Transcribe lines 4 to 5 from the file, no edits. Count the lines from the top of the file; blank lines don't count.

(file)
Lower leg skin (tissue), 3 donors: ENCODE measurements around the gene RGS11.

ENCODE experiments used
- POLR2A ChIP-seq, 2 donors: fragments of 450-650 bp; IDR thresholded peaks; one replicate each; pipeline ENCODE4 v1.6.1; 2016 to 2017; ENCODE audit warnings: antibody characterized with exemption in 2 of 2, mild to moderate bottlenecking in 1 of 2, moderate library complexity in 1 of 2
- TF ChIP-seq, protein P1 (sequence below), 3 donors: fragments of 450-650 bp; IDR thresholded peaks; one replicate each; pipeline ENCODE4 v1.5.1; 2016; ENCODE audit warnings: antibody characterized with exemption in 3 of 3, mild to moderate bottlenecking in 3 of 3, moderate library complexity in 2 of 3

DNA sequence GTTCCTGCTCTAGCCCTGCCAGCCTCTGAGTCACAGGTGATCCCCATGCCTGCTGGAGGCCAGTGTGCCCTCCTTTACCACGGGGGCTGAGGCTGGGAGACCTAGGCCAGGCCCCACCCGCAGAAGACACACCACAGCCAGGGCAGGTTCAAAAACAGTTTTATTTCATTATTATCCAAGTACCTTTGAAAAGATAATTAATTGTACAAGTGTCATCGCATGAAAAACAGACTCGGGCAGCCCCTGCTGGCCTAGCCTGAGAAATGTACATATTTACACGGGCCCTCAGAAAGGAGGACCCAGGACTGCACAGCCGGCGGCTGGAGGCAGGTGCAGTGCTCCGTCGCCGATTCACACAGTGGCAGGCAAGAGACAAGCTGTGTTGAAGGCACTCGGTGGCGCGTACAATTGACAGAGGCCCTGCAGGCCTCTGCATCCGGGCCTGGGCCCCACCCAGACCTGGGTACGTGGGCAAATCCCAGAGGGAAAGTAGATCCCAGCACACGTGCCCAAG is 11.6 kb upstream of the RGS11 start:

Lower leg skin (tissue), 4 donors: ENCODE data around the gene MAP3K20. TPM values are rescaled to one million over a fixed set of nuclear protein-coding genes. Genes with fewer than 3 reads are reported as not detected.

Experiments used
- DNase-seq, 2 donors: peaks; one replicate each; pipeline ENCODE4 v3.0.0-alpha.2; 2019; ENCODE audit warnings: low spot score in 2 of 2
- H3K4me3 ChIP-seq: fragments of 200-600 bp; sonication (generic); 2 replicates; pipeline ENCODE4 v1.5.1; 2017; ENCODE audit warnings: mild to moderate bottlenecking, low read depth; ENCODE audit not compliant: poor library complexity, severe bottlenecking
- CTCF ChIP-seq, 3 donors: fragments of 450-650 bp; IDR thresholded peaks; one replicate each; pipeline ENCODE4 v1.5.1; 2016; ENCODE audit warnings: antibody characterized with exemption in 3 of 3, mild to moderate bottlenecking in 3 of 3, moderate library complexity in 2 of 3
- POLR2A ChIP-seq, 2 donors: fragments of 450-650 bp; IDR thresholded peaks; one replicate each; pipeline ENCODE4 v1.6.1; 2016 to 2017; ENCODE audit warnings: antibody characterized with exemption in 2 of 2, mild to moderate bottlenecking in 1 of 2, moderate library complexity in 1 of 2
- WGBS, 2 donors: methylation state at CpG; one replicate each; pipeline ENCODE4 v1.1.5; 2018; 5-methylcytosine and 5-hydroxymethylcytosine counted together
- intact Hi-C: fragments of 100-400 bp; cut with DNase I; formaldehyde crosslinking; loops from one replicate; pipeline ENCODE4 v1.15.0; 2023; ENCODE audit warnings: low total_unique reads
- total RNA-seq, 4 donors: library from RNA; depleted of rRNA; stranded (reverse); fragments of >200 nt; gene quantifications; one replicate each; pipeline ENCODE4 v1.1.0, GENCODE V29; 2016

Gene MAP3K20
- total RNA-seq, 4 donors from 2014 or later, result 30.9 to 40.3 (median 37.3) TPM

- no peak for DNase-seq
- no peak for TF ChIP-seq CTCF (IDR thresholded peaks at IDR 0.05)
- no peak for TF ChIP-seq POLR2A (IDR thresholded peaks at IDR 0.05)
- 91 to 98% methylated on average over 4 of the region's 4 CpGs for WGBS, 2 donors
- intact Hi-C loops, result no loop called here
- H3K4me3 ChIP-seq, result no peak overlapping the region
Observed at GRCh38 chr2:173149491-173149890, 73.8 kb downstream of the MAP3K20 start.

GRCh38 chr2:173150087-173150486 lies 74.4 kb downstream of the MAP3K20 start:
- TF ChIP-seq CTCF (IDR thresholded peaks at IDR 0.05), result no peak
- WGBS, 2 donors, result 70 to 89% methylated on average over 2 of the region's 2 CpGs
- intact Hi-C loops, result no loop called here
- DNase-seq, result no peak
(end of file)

- TF ChIP-seq, protein P1 (sequence below), 3 donors: fragments of 450-650 bp; IDR thresholded peaks; one replicate each; pipeline ENCODE4 v1.5.1; 2016; ENCODE audit warnings: antibody characterized with exemption in 3 of 3, mild to moderate bottlenecking in 3 of 3, moderate library complexity in 2 of 3

DNA sequence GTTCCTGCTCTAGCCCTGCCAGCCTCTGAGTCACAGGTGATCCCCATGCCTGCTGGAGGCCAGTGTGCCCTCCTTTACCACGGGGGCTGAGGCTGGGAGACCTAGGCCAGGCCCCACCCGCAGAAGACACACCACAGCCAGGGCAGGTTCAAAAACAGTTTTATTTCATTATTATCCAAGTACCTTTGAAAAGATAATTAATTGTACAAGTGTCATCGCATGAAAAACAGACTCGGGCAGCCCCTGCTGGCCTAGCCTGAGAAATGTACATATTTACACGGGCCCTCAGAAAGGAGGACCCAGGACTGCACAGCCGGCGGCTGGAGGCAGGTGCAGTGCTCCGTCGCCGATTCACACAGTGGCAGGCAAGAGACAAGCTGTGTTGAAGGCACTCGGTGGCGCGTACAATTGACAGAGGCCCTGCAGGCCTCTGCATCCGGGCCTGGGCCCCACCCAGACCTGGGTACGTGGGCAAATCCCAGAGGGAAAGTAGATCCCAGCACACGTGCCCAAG is 11.6 kb upstream of the RGS11 start: